General Electric has just announced that it will reduce its quarterly dividend to just one penny per share. This helps show what our mix of capitalism and the free market is truly good at. No, it’s not that we all get to be free, although that’s an obvious benefit, nor is it that we get to experiment and thus find those things that work, making us richer. The real value in the system is the way that it stops us from doing things that don’t work, thereby making us richer.

Sure, it’s a bit premature to insist that GE doesn’t work at all — it’s still in business, after all. We’ve not reached that brutal end stage of the game where an organization succumbs to bankruptcy, the fate of things that truly don’t work. But we’re quite obviously seeing that things don’t work there like they used to, some of the edge has gone.

GE dropped out of the Dow Jones industrial average back in June. Even then, it was the only one of the original index that still survived as an independent company. The penny dividend is simply a continuation of this same process. GE makes less money than it used to, which shows one of these advantages of free-market capitalism.

Our aim in any form of economic structure is to be able to produce the most with the least. We absolutely demand efficiency: output with the minimum of inputs. Profits are simply evidence that one is adding value, for that’s exactly what they are, the value of the output minus the costs of all of the inputs. The existence of profits show that value is being added in the process.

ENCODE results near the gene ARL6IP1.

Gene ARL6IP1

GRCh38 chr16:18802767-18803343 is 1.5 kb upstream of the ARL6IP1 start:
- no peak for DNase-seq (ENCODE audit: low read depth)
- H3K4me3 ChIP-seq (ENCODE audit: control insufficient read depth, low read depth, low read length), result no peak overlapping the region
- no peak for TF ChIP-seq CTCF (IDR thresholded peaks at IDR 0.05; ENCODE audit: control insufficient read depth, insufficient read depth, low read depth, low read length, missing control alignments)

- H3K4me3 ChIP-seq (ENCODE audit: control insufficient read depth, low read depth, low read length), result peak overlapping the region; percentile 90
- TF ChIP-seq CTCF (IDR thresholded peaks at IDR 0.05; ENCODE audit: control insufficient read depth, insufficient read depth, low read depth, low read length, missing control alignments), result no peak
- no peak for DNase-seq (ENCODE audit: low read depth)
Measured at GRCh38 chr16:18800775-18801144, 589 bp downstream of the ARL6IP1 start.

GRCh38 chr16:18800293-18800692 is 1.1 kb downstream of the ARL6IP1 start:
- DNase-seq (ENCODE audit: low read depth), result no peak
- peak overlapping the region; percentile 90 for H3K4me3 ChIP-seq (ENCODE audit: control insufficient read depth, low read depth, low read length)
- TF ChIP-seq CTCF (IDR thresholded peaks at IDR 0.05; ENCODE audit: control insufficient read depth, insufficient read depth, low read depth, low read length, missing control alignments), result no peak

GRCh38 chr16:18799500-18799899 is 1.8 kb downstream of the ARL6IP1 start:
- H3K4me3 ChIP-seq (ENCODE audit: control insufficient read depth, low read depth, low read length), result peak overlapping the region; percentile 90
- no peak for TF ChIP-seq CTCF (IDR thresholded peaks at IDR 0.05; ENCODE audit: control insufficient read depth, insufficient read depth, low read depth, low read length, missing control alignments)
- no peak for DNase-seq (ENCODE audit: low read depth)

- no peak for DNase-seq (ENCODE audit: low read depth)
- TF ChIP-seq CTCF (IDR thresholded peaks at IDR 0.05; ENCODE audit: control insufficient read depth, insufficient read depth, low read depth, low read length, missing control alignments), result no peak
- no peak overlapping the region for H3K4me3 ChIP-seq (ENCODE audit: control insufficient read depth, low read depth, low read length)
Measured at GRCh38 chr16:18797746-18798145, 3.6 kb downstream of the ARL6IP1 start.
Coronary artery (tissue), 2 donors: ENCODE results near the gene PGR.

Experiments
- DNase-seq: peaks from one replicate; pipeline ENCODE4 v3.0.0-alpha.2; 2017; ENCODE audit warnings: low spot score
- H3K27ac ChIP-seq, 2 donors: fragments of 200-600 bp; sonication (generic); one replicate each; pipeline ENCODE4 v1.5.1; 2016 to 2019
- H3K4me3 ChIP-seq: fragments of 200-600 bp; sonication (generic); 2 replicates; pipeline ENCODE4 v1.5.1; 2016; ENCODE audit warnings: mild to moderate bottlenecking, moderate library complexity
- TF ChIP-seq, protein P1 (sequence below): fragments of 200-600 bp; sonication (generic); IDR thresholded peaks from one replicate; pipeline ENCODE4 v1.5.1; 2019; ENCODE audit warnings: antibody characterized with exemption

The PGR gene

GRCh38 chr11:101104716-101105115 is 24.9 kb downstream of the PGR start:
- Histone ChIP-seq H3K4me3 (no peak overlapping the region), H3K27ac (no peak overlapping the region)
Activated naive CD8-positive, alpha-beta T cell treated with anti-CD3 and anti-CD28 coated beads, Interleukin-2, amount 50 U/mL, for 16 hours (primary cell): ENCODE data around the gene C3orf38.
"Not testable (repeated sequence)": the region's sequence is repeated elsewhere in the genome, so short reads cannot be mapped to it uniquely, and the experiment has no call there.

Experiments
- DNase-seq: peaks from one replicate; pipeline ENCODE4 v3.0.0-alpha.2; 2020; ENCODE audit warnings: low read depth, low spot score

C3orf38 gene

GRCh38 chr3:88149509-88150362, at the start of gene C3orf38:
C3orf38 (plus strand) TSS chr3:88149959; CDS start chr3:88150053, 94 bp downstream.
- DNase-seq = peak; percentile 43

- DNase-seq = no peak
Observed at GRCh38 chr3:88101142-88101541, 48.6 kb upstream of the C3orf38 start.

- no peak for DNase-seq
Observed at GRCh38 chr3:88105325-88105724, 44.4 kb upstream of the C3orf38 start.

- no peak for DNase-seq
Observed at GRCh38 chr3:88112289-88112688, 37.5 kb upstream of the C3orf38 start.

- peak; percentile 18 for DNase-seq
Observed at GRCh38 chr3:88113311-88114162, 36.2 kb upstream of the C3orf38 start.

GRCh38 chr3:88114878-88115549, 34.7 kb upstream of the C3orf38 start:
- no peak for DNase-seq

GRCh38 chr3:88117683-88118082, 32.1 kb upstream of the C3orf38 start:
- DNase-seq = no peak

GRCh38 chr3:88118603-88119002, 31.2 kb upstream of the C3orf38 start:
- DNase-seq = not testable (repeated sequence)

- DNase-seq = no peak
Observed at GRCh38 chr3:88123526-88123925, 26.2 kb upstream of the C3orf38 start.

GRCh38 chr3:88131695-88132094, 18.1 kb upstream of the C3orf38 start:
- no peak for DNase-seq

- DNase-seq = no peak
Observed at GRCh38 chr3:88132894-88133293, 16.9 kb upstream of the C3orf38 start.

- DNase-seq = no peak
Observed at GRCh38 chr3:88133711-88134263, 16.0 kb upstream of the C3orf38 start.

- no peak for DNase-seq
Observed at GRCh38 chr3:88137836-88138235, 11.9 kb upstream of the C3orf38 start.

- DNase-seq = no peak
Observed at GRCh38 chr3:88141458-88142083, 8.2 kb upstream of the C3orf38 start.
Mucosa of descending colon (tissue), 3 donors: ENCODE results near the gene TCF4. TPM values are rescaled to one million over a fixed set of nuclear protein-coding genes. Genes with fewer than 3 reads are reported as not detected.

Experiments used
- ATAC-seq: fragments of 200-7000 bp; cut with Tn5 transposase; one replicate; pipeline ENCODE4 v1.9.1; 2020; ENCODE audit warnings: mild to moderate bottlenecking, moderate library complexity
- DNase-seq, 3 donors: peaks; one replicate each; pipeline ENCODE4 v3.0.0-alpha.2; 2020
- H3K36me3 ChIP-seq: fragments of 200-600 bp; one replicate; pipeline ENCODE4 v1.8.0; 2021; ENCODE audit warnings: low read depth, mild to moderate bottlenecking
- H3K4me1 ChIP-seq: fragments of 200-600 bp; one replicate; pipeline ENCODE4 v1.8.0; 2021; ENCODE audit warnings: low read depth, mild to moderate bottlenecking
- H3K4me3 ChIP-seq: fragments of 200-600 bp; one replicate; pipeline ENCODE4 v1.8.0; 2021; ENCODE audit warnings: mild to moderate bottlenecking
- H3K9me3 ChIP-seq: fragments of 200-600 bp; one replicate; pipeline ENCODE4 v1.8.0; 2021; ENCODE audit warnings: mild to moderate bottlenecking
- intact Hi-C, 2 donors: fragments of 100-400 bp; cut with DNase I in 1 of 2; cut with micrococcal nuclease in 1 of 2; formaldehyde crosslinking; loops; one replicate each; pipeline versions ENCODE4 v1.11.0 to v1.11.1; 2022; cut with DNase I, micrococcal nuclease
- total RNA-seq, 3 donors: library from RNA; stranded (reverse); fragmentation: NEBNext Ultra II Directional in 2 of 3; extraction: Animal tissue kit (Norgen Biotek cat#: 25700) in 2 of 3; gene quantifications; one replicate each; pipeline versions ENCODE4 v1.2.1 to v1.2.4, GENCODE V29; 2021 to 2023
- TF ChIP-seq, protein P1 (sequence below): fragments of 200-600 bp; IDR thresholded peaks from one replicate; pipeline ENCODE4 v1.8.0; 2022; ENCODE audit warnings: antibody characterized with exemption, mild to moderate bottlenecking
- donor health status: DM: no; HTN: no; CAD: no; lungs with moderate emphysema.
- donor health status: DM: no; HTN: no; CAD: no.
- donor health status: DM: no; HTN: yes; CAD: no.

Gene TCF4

The advantage of capitalism is that people chase those profits for their own benefit. The system combined gives us an entirely objective measure of how well any activity is doing. We can just see, profits or not, whether value is being added. GE is doing less well than it used to, that we can all see.

That is something of value. We can and will allocate less capital in the future to GE. There’s just something less profitable either about the people doing it, the things they’re doing, or the way they’re doing it. Thus we want them to have fewer of our resources and others, that are more efficient, to have more of them. All of this being achieved by the internal workings of the system itself.

At the end of the process, as has happened to so many (Sears, for example), there is bankruptcy — the closing down of the organization itself, at least in that form. This may all seem brutal and that’s because it is. But contrast this with other methods of trying to achieve the same thing. What is it that we should be doing and how?

Say, politics. As a method of managing economic activity, it stinks. It never does do the one thing that we so desperately need, to stop doing something that doesn’t work. This is obvious from the burnt-out hulks of government programs that still litter the landscape. Failure is met not with an insistence of closing them down but a request for a larger budget.

Obviously, GE is not bankrupt, nor even close to it. But it’s a less efficient, less enriching organization than it used to be. Capitalism and markets containing their own feedback loops, which make this obvious, then deal with it. It’s the major reason why the system works so well — it stops us from doing those things that don’t work so well any more. At the extreme, the defining moment of the system is bankruptcy, when we simply stop doing something in a particular way — something that all other economic systems find terribly difficult to do.

Tim Worstall (@worstall) is a contributor to the Washington Examiner's Beltway Confidential blog. He is a senior fellow at the Adam Smith Institute. You can read all his pieces at The Continental Telegraph.